A missed conversion from a tight angle made for a tense end to the game. This became all the more apparent when a Leicester penalty kick reduced the game to within a point. It was therefore up to Sam Durno to claim the victory thanks to a wonderful piece of individual skill. Gliding through the tackles, Durno latched onto his own chip, before crossing the try line to ensure York’s place in the next round of the cup.

Speaking to Nouse after the game, captain Thom Arnott said “The first half performance was really good, the forwards dominated up front and we played in all the right areas of the field” Despite this, Arnott highlighted rooms for improvement saying, “Occasionally we overplayed and in the second half we lost our composure for twenty minutes.”

Regarding his sin-bin, Arnott said, “obviously I let the team down today with the yellow card but we got ourselves out of jail in the end.” In general though, Arnott was positive stating, “Sam Durno scored an incredible individual try, we really needed the win and are very much looking forward to playing Birmingham next week.”

York: Burd, Stewart, Mercer, Corner, Peacock, Suttle, Chuckwulobelu, Arnott (C), Robinson, Barton, Barry, Mallinson, Durno, Cable, Prior. Substitues: Meyrick, Williams, Davey, Gillespie, Bullock

Man of the Match: Matt Barton


  1. What’s the statute of liiatmtions on these kinds of laws? Surely there is a cut off point of less than 100 years! If we were to begin trying such aged cases there would be no stopping people beginning ridiculous drawn out court battles such as; my great great great grandfather was sent to australia for stealing a loaf of bread, i want compensation! People i think also need to realise that what happened to poor old Dick was horrible and inhumane, but life is messy and awful sometimes, and the thing is to take it on board, be horrified, then accept that it’s life and learn from it. Not everything needs to be justified legally, and his so called descendants are not entitled to anything but their truthful ability to state that they ARE his descendents. Aside from that what do they want, a crown? I can trace my family directly to the plantagenets but i would not expect to be treated differently in any aspect of life concerning any person living or dead, it’s just something i like to brag about sometimes! And i agree, if writers do not know the difference between descendants and anscestors, they need to be knocked on the head with their keyboard!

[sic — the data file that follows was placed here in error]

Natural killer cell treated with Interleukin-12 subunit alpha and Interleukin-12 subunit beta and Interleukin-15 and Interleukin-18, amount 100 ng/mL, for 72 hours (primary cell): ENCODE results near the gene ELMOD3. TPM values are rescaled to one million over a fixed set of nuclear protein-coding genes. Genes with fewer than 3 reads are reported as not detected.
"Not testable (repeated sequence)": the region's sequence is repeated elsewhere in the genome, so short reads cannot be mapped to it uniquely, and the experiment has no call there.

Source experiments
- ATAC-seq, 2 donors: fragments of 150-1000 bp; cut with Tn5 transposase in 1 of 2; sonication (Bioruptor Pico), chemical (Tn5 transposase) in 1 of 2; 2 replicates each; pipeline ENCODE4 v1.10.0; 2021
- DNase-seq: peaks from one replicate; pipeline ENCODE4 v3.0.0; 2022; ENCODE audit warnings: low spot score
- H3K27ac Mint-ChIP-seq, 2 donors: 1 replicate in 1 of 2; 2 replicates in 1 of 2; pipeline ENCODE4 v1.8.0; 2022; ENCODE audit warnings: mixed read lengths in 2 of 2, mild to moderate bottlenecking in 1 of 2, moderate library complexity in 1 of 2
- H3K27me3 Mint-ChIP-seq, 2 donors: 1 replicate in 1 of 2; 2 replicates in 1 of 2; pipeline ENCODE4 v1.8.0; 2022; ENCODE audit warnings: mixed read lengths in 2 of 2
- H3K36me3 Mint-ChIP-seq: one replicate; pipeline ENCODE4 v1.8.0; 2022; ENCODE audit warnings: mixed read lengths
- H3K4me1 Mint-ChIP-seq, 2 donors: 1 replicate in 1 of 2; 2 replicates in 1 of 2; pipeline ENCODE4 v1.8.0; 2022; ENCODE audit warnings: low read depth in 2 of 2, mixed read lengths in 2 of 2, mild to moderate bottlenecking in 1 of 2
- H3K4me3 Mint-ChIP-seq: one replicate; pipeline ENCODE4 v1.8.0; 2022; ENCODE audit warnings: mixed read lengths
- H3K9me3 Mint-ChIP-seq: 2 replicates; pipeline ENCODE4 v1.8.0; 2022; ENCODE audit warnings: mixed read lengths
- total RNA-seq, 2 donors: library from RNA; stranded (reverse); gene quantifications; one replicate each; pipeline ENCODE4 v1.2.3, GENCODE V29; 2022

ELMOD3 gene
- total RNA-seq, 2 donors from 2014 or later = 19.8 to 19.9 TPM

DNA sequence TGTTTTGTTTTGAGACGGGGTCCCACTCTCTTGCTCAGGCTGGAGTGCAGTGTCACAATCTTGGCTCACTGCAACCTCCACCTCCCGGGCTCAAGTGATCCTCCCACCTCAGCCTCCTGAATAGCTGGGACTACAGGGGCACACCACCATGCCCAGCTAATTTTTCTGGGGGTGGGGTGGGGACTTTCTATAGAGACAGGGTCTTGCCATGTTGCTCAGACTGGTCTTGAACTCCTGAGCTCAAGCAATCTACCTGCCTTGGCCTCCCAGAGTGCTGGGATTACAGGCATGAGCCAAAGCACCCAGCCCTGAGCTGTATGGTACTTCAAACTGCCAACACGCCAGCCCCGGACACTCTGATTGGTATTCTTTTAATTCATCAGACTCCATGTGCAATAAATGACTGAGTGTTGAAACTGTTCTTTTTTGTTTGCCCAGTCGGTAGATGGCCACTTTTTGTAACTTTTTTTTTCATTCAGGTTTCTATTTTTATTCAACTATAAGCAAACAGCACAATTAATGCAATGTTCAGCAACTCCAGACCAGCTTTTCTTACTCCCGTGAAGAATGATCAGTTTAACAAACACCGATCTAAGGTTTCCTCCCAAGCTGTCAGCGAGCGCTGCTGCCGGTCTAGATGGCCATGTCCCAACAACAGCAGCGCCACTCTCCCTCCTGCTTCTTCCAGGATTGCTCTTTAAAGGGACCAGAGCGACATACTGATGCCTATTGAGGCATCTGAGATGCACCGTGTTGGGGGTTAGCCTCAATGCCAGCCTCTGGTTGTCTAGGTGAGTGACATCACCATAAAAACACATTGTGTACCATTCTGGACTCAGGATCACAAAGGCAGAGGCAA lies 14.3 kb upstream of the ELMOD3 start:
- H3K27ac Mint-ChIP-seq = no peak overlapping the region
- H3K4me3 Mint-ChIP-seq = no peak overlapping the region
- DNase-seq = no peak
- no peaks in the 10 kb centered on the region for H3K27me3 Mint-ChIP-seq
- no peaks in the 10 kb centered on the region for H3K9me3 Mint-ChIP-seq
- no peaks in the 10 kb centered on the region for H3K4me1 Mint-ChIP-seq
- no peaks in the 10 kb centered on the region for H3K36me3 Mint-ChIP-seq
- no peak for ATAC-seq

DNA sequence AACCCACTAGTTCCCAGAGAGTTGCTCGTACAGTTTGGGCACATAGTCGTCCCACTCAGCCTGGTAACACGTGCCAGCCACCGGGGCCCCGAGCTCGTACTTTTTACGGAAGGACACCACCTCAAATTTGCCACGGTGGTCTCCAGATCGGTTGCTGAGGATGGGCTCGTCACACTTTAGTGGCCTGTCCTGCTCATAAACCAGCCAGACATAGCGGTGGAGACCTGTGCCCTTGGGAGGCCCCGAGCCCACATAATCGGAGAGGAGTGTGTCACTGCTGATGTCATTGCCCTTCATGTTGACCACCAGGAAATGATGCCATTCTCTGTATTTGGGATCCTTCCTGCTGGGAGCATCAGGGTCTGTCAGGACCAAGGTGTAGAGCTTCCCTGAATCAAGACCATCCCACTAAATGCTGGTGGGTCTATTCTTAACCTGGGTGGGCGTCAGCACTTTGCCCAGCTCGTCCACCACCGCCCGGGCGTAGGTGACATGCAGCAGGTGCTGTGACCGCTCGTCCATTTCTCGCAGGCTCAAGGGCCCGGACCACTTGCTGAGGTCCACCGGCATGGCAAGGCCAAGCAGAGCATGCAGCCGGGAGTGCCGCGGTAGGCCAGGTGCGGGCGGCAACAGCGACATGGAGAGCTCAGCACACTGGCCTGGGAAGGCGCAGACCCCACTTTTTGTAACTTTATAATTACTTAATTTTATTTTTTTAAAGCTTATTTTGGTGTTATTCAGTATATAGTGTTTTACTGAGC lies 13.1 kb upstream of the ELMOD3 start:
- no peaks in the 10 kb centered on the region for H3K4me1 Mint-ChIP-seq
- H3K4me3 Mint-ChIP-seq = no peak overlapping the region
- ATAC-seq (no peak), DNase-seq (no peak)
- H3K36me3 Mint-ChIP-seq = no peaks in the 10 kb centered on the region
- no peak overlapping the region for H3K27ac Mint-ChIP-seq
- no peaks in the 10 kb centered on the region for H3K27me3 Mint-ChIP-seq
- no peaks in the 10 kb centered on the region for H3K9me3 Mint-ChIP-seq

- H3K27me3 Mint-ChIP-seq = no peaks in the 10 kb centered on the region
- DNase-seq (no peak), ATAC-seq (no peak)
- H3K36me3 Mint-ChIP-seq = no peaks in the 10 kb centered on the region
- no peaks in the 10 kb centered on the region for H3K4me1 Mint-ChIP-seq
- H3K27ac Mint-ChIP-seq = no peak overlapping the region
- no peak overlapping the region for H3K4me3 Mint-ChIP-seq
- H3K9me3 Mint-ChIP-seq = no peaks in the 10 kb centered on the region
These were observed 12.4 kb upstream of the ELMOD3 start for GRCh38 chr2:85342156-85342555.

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  2. There was a novel out about ten years ago which featured scnistiets trying to get enough DNA off the Shroud of Turin to grow a clone of Jesus (or whoever’s DNA is on there . It’s one of those ideas that crops up pretty routinely. For some reason, ancestors and descendants get mixed up a lot I remember seeing a photo in the NY Newsday some years ago of Theodore Roosevelt’s ancestors gathered near his historic home . His ancestors looked to be in pretty good shape for being 200+ years old. Not the Richard III has any descendants, either or rather, I suppose he technically could but it would be impossible to trace them at this stage.